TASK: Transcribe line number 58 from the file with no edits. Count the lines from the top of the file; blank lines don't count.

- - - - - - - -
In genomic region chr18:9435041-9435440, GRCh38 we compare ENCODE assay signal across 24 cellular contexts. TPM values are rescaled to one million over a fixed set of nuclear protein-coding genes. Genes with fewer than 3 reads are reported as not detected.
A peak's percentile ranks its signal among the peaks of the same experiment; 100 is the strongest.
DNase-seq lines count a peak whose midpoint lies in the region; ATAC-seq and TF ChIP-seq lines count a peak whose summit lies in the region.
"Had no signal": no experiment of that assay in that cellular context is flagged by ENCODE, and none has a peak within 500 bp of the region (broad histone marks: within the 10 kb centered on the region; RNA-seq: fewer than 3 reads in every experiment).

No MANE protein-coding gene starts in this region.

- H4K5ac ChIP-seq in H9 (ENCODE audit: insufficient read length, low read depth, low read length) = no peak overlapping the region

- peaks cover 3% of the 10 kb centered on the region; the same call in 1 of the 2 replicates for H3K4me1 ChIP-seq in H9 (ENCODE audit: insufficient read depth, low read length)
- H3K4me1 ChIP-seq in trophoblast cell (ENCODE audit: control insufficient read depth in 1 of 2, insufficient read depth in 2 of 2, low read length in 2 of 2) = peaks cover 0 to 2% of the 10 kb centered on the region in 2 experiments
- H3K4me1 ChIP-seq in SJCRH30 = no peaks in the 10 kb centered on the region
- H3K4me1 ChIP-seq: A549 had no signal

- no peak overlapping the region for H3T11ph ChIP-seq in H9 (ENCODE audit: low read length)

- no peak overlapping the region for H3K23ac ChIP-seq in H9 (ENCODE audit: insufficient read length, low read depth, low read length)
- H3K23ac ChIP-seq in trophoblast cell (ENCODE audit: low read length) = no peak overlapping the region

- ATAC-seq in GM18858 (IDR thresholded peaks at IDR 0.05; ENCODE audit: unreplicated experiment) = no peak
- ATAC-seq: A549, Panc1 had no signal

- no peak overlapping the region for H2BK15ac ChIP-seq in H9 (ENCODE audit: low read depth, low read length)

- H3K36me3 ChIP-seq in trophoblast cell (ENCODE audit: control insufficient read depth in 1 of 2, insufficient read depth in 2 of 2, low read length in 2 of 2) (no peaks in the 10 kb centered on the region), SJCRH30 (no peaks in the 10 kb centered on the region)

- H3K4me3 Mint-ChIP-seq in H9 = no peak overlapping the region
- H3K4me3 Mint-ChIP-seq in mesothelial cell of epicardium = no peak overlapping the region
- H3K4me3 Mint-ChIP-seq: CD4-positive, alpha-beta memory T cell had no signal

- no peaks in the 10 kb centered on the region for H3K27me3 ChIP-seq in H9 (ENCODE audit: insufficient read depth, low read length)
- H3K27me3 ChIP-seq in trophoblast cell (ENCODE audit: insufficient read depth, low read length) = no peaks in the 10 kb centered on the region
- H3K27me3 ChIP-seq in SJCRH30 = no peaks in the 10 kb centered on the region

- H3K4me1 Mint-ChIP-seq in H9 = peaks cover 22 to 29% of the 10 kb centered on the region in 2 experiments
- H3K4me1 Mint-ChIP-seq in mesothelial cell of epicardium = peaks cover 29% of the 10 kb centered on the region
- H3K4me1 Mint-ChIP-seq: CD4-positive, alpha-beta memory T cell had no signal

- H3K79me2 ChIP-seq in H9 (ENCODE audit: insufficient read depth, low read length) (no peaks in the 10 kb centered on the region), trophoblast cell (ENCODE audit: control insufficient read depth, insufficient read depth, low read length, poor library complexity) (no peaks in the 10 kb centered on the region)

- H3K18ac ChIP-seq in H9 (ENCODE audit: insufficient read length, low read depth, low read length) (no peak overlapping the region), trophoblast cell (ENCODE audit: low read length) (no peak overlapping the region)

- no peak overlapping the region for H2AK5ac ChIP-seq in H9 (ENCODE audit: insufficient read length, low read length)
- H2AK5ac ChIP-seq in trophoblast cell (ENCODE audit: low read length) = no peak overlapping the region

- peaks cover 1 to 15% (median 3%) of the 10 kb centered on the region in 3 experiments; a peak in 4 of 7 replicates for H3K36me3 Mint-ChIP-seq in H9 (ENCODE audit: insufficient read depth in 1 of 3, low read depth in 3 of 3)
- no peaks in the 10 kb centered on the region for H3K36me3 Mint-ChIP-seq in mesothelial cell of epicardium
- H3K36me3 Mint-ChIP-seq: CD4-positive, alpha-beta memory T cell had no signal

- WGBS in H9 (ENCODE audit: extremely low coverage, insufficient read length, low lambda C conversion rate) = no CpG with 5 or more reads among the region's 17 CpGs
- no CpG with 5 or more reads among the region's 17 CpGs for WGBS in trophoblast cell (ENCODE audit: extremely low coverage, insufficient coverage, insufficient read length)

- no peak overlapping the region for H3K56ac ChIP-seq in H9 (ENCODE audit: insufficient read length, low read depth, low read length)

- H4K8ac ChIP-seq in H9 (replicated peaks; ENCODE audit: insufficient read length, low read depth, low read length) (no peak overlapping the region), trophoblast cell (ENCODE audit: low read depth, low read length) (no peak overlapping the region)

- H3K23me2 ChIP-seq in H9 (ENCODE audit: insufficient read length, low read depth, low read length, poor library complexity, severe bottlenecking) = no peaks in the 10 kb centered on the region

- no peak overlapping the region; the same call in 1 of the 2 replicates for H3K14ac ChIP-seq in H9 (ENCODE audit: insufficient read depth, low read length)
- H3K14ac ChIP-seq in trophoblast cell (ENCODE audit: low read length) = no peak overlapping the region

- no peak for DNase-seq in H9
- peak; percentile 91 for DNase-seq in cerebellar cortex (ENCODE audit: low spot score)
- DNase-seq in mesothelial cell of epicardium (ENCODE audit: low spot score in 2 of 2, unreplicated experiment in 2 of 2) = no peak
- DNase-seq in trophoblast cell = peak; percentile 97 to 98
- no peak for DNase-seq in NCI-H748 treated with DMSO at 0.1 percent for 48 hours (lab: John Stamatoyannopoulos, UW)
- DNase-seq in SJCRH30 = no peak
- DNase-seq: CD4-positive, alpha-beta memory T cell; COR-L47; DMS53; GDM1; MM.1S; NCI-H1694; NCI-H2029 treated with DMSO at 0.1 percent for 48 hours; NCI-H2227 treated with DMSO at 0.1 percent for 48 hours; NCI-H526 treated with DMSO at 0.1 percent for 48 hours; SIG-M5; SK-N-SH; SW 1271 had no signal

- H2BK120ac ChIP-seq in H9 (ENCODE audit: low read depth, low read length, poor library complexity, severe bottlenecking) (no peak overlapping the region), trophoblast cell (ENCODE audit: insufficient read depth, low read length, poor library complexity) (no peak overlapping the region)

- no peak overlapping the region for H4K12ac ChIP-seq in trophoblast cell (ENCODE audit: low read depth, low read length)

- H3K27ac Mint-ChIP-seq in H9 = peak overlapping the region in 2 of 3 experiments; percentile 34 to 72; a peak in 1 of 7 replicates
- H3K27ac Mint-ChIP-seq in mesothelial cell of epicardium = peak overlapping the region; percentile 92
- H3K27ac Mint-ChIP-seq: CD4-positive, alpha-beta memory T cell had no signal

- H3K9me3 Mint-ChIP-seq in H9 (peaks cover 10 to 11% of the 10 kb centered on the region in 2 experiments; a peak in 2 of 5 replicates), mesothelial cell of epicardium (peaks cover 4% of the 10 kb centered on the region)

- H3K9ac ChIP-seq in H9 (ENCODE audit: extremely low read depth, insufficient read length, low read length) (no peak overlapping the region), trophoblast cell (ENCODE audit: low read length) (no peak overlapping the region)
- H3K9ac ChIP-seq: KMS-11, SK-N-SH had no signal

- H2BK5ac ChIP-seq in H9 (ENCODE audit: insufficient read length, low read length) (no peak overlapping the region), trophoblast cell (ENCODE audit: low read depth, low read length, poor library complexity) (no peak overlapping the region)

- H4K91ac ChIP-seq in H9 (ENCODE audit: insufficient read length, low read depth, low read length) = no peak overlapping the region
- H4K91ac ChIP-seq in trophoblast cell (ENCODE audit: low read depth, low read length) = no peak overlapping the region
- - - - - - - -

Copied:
- H4K91ac ChIP-seq in trophoblast cell (ENCODE audit: low read depth, low read length) = no peak overlapping the region